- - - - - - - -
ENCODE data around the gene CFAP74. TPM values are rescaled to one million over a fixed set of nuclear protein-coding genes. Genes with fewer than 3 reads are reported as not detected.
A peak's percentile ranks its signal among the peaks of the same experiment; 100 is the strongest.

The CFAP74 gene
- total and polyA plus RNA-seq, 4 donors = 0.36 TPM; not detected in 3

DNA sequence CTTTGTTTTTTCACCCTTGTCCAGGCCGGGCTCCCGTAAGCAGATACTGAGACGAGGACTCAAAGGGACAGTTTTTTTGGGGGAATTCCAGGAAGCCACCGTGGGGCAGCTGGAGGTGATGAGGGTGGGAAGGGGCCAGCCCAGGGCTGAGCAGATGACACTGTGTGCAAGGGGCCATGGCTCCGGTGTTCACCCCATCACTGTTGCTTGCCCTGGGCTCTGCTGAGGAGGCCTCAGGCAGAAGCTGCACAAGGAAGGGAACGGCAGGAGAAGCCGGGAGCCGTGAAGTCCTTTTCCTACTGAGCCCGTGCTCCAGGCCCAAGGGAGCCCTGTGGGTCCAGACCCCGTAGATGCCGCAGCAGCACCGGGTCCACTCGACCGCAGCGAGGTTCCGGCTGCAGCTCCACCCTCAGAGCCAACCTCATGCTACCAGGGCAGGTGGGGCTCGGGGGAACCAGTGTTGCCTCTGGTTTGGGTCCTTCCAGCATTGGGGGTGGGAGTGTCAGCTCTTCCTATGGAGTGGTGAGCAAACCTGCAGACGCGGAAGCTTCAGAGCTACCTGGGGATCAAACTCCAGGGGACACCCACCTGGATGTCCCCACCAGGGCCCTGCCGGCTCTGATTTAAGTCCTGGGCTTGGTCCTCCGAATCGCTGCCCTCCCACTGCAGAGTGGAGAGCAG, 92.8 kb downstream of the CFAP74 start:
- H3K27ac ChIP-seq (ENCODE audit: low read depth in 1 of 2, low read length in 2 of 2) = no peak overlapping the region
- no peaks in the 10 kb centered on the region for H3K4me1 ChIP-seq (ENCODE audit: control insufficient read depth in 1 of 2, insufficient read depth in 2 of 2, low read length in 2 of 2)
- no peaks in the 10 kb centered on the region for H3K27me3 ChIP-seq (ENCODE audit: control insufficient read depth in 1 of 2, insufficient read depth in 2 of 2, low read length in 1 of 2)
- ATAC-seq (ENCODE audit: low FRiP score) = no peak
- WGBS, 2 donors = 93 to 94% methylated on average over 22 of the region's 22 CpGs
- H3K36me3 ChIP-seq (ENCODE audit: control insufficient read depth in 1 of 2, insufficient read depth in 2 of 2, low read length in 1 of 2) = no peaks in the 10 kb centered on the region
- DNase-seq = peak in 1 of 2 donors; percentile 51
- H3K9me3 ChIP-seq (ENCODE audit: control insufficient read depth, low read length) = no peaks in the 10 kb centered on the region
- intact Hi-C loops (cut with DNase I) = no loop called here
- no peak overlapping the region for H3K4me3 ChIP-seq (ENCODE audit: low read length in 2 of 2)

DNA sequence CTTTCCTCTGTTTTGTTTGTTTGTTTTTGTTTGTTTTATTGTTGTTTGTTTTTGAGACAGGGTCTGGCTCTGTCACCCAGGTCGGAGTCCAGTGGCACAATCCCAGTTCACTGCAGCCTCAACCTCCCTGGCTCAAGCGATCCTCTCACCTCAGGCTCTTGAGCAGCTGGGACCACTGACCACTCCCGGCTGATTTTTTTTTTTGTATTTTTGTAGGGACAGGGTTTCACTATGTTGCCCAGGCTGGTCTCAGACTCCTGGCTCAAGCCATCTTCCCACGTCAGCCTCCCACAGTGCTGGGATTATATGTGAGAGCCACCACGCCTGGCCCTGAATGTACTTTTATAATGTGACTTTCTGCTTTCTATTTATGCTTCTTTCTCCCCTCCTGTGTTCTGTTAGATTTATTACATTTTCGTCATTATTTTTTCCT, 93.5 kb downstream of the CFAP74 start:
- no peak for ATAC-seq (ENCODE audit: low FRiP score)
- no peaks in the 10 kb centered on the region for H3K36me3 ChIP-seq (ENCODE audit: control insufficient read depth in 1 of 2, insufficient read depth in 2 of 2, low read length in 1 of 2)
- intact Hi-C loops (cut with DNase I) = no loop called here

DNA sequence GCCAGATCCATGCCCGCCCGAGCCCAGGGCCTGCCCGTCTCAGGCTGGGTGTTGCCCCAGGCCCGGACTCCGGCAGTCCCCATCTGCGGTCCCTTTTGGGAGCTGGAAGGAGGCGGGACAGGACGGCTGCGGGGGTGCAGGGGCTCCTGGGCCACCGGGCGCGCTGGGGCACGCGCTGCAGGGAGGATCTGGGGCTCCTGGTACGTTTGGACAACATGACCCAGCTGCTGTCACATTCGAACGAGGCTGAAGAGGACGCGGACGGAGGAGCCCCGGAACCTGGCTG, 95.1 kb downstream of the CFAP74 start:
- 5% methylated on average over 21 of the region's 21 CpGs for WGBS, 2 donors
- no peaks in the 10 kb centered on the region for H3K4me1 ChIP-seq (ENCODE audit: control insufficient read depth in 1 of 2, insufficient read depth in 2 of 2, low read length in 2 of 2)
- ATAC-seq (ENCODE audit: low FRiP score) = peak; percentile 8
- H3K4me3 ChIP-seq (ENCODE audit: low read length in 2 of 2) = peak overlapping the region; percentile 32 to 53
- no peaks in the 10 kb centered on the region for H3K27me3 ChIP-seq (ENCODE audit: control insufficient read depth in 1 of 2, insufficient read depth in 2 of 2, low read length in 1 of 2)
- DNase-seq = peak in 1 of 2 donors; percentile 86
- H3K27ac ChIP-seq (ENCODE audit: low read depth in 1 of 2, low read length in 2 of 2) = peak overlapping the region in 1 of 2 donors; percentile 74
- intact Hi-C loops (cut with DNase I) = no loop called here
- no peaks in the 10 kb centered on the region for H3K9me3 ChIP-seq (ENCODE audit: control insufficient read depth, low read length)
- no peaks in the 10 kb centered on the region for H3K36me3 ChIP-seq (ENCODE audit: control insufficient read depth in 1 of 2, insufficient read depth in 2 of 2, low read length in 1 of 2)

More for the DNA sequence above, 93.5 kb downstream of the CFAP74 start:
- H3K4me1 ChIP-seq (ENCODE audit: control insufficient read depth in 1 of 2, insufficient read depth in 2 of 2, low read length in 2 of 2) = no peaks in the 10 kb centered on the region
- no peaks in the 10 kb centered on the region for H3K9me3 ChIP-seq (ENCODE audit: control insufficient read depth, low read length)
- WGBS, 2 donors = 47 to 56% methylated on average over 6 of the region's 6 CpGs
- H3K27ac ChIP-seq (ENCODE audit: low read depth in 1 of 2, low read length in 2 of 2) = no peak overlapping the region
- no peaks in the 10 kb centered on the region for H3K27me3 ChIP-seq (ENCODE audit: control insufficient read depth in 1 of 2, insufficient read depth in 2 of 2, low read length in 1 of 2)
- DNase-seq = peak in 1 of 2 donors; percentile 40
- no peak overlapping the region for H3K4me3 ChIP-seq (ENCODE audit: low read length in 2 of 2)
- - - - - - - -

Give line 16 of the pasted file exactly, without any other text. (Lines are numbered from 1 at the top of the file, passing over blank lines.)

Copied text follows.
DNA sequence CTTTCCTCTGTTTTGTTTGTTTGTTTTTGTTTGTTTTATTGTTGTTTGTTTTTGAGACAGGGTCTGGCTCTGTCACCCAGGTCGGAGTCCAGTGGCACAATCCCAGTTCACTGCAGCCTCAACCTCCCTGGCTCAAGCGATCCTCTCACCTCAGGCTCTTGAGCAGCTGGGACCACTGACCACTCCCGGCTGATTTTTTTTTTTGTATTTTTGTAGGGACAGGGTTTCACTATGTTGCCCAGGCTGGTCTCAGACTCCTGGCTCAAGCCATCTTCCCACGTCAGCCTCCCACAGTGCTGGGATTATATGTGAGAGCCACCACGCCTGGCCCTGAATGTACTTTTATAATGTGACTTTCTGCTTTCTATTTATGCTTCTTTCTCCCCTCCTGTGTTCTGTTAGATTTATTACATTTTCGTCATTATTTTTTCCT, 93.5 kb downstream of the CFAP74 start: